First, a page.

In the 2020 NFL Draft, the Raiders went to work on the other side of the ball. They drafted wide receivers Henry Ruggs and Bryan Edwards, as well as running back/athlete Lynn Bowden. With Tyrell Williams healthy and Hunter Renfrow and Darren Waller looking to improve on impressive 2019 seasons, quarterback Derek Carr finally has a full arsenal of weapons to run Gruden's offense with.

The Raiders kicked around the idea of signing Tom Brady. They met with Justin Herbert over Zoom before the draft. They brought in Marcus Mariota to push Carr. But make no mistake, this is Carr's team and the Raiders have removed all of the excuses he's had in the past. The offensive line is one of the best in football when healthy. Ruggs, Williams, Renfrow, Waller and Edwards are a dynamic receiving group and Josh Jacobs is one of the best backs in football.

All that amounts to the potential of a career-year for Carr, who now will have to prove he's the franchise quarterback many believe him to be.

[RELATED: Raiders' playoff hopes rest on shoulders of five players not named Carr]

The Raiders are much improved, but so is the rest of the AFC West. The defending Super Bowl champion Kansas City Chiefs still are the kings of the NFL, the Denver Broncos added firepower to their offense and the Los Angeles Chargers drafted Herbert to be the quarterback of the future.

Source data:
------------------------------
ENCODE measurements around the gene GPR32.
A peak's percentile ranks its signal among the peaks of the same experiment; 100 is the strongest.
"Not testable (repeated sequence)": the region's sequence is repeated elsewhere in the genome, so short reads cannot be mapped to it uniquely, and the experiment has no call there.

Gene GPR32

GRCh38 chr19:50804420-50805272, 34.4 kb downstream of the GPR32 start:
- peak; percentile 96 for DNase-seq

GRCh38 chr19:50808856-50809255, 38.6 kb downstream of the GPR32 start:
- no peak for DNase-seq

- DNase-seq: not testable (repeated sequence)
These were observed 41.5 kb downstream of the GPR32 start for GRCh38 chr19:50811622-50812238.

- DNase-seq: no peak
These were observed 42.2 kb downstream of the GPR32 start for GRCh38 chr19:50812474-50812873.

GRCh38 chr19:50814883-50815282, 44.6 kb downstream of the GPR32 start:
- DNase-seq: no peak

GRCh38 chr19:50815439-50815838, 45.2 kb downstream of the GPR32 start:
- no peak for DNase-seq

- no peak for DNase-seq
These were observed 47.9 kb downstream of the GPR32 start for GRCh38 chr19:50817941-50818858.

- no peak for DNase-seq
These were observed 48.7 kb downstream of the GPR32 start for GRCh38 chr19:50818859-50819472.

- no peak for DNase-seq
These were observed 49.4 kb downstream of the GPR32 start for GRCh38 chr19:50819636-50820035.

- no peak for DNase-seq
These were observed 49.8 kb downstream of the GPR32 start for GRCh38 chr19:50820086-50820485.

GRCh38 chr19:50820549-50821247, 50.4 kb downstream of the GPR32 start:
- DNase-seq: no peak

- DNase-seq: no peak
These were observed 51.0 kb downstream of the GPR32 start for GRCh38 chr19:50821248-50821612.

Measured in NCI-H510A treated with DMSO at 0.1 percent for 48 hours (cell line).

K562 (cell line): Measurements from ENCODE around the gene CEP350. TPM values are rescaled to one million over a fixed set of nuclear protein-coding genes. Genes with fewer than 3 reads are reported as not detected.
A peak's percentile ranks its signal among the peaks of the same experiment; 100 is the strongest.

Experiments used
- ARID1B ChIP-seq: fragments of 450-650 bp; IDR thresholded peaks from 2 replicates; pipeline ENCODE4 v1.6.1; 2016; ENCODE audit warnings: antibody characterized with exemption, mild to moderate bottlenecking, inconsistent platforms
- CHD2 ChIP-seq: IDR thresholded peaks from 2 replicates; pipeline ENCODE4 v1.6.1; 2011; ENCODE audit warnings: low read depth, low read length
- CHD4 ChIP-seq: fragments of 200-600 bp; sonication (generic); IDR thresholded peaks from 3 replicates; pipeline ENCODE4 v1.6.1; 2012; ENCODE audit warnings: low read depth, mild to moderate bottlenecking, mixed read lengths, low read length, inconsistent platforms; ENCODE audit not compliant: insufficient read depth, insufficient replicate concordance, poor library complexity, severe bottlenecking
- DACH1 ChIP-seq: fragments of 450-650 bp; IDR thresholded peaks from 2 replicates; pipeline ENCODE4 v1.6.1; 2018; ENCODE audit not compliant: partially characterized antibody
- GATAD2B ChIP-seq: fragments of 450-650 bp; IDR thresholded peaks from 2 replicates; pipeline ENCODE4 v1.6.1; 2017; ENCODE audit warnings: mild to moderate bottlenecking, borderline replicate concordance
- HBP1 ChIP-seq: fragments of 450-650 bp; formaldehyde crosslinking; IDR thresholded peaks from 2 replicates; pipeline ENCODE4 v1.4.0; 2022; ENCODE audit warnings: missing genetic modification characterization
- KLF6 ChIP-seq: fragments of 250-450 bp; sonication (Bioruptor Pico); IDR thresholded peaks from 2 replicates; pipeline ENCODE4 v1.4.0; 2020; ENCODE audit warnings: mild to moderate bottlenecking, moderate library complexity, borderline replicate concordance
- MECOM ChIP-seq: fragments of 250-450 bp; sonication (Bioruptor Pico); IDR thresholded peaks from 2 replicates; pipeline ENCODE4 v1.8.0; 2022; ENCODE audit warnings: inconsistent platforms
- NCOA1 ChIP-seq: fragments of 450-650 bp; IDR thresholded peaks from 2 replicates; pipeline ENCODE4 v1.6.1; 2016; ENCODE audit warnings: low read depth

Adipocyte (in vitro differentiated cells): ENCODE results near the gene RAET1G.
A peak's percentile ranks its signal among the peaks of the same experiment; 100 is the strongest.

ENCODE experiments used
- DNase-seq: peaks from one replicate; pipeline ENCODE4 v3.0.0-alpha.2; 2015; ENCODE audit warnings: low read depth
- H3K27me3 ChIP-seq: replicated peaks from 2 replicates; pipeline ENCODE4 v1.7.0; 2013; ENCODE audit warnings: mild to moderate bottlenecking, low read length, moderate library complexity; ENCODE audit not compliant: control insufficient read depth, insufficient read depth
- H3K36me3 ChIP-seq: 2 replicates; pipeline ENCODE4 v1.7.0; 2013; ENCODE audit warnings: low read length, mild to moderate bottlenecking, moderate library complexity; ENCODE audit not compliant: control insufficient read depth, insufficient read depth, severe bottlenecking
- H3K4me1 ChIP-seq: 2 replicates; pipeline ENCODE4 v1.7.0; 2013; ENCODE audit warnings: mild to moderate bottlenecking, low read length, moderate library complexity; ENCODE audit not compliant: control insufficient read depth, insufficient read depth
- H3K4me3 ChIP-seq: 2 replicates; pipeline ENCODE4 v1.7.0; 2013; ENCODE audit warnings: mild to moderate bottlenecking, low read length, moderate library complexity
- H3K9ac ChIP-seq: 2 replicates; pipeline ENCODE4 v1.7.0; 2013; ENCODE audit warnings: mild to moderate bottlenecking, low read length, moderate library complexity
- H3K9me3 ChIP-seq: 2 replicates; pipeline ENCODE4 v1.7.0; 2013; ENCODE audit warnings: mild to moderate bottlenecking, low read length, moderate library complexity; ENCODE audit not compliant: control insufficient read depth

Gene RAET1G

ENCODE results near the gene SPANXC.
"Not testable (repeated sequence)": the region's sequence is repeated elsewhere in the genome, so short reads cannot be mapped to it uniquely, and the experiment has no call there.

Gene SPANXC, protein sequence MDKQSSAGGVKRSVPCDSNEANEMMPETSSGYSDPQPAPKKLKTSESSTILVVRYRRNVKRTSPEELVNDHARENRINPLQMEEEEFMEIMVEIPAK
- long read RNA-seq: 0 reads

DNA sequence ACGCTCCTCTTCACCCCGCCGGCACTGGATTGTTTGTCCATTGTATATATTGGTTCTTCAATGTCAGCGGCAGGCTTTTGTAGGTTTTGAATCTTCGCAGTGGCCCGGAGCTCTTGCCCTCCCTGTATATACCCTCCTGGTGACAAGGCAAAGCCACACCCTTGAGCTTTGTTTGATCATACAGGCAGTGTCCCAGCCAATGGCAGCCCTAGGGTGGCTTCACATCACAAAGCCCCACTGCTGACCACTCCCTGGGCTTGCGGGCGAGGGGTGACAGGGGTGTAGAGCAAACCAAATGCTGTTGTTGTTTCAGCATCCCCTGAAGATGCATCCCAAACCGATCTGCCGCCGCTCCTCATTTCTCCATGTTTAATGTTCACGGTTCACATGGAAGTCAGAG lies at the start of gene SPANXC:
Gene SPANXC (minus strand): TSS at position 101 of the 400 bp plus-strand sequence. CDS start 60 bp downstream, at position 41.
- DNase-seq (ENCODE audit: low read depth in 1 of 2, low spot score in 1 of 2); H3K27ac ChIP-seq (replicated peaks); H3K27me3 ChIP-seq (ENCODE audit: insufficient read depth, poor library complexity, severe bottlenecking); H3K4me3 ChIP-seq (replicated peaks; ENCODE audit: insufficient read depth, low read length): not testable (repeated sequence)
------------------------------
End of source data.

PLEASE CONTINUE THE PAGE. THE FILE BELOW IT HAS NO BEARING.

Couple a hard division with a tough schedule that sees the Raiders face the NFC South and AFC East as well as the Indianapolis Colts and Cleveland Browns, and the Raiders face an uphill battle in 2020.

But the Raiders should be a better overall team in 2020. They stacked talent on talent with a solid 2020 draft class, and used their cap space to give the defense a huge facelift. Eight seems a tad high, but the expectations should be high for the Raiders in 2020.

Having capable linebackers and a real receiving corps should be worth at least two wins. With an extra playoff spot now on the table, a 9-7 should get the Raiders a ticket to the postseason dance.

That's all Gruden can ask for as his full rebuild hits the next phase.

NFL Draft 2020: Raiders could be tempted by first-round defensive tackles

NFL Draft 2020: Raiders could be tempted by first-round defensive tackles

Defensive tackle doesn’t rank super high on the Raiders’ most pressing NFL draft needs. Receiver and cornerback have that market cornered.

Adding Maliek Collins in free agency dropped the threat level a few colors, with Collins able to be a featured member of the interior rotation capable of playing on all three downs. Johnathan Hankins can line up well on obvious rushing downs, with Maurice Hurst helping in the subpackage.

P.J. Hall’s in the mix as well, and this could be a make-or-break year for the 2018 second-round pick. Daniel Ross reunites with Rod Marinelli in Las Vegas and will be a factor here. Adding another member of the rotation could be helpful, though they could sign a veteran to compete for a job -- Dion Jordan’s still on the open market -- after the draft.